A long-standing barrier facing lower-income Americans needing treatment for drug and alcohol use disorders has finally been removed…at least for now. Starting this month, states across the country – including Virginia – have begun to roll out an expansion in Medicaid coverage that will help make increasingly in-demand substance abuse care and services a reality for those who depend on Medicaid to pay for critical health services.
The new benefit – which grew out of key provisions and funding made available by the Affordable Healthcare Act and which assumed greater urgency as the opioid epidemic wore on – helps Medicaid patients with a drug or alcohol problem in a couple of important ways. First, it lifts a previously narrow restriction on which Medicaid beneficiaries are eligible for substance abuse services – and the kinds of facilities where they could go for help.
Secondly, it increases the reimbursement rates from Medicaid to providers so that more facilities can accept it as payment for services. The result: a far wider array of drug and alcohol rehabilitation services, including outpatient and residential treatment, case management, and medication assisted treatment is now within reach for those on Medicaid.
Medicare and Medicaid are both Federal programs but operate in large part by making funding available to states who then allocate monies to address the salient needs of special populations (elderly, indigent, low income, etc.) in their areas.
So far, approximately 31 states – Virginia among them – have been working implement the new substance abuse benefit. And most in the addiction treatment arena agree that the expanded benefit is both long overdue, and very welcome, at what is undoubtedly a critical time.
Opiate overdoses in the U.S., which have been steadily increasing since the early 2000’s, recently accounted for 33,000 fatalities per year – surpassing auto accidents as a leading cause of death. In Virginia, nearly 1,000 people overdosed on opiates in 2014, a 38 percent increase over the span of two years.
Those increases in opioid misuse alone cost the state around 26 million to address. And it has been shown that Medicaid beneficiaries may be at a heightened risk to develop an opioid addiction or dependency.
According to the Centers for Medicare & Medicaid services, Medicaid beneficiaries are prescribed painkillers at twice the rate of non-Medicaid patients and are six times more likely to experience an overdose.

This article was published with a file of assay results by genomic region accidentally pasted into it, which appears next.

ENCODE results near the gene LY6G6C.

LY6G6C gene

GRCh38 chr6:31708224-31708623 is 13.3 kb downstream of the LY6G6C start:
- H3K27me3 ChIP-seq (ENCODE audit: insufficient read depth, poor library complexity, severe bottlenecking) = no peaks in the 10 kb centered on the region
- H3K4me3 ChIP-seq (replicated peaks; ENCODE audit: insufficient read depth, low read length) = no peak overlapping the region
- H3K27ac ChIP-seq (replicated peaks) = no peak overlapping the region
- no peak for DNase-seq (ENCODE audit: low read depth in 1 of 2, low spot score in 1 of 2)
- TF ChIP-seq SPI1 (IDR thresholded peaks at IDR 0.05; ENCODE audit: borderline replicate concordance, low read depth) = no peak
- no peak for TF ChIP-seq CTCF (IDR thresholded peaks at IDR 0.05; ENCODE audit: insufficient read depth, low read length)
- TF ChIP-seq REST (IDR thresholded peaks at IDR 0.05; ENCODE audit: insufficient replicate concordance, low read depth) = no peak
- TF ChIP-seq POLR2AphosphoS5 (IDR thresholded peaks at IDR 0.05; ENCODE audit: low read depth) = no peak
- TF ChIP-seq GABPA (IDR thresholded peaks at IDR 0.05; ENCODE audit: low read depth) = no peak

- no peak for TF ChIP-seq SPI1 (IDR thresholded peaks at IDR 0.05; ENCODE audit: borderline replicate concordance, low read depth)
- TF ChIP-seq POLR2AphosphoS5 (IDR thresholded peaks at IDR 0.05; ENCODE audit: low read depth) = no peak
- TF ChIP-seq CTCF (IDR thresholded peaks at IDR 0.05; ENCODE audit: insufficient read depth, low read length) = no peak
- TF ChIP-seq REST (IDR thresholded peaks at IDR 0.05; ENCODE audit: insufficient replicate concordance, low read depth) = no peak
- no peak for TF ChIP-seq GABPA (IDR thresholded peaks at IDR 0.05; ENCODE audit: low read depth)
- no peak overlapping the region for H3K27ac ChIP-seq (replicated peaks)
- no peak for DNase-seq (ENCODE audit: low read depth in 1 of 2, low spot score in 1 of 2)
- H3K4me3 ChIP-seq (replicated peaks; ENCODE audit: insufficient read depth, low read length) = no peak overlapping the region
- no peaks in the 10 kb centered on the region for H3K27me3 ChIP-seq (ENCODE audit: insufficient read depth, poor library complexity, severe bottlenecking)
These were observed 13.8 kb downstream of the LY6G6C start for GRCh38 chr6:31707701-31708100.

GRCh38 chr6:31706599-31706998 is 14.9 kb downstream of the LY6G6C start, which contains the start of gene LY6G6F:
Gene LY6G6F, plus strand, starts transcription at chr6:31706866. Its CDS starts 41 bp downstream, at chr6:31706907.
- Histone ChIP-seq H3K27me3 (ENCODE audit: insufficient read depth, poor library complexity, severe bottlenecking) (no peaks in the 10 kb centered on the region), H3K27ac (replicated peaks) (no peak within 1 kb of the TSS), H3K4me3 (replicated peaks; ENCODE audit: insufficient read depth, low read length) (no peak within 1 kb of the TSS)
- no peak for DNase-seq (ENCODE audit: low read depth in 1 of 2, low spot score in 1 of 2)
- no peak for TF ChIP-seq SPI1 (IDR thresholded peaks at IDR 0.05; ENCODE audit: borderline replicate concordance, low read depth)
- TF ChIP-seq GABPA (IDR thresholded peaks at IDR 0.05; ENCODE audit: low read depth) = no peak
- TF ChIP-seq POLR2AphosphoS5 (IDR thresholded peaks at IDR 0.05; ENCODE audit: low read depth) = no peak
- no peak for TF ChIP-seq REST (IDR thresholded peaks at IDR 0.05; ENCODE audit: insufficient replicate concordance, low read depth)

Virginia’s new program, known as the Addiction and Recovery Treatment Services benefit – or ARTS – was prompted by a series of recommendations submitted by the Governor’s Task Force on Prescription Drug and Heroin Abuse to Gov. Terry McAuliffe in 2015. Like many other states, Virginia’s push to expand the way Medicaid would support drug treatment was influenced in no small part by the way the opiate epidemic has impacted demand for treatment in the last several years.
But states rolling out the new Medicaid benefit were also responding to older Medicaid restrictions that hadn’t changed for years and don’t seem to make sense anymore. For example, Medicaid reimbursement rates for substance abuse treatment have not increased since 2007 and even that increase did nothing to put a dent in the cost of quality, longer term addiction treatment.
So, in recent years, many individuals with Medicaid simply couldn’t go to treatment because their health benefits didn’t pay enough. Making matters worse, due to old restrictions still on the books, inpatient detox and residential treatment have for many years been available only to pregnant Medicaid beneficiaries or those younger than 21 – at treatment facilities with less than 16 beds. The new substance abuse benefit lifts those limitations and makes full treatment available to all Medicaid and FAMIS (Family Access to Medical Insurance Security) beneficiaries.
More than a million people covered by Virginia Medicaid and FAMIS will now have access to the ARTS benefit. And the vast majority of residential substance abuse facilities in the state, including Bridging the Gaps, have signed up to take part in the program – greatly expanding the network of providers in place.
Virginia Department of Medical Assistance Services’ data shows that, before the ARTS program was introduced, there were no residential treatment, partial hospitalization, or office-based opioid treatment providers within Medicaid’s network in central Virginia.
The expansion of Medicaid coverage in the substance abuse arena is an exciting new development that promises to make critical treatment more readily available to many in need. But some worry that new developments in Washington – namely a GOP effort to repeal and/or replace Obamacare – could threaten state programs just as they are about to take hold and pay off.
While President Trump pledged to more effectively address the opiate epidemic in part by working to “end Medicaid policies that obstruct inpatient treatment,” a recent healthcare plan that experts say would have rolled back funding and political will to adequately support Medicaid substance abuse efforts was under serious consideration until just last month.
That proposal, dubbed the American Health Care Act, was ultimately rejected by key congressionals and pulled from further floor consideration, but some worry that threats to Medicaid expansion are not over.
Only time will tell how the new substance abuse benefit will weather a strong Republican effort to change the governing healthcare law, but in the meantime, substance abuse treatment organizations like ourselves look forward to being able to more fully serve those in need. Bridging the Gaps is currently finalizing arrangements to be a provider within Virginia’s Medicaid substance abuse network and will be taking new clients in the immediate future. If you have a drug or alcohol problem and are on Medicaid, give us a call at 540-535-1111. We’d love to help you start your journey to recovery!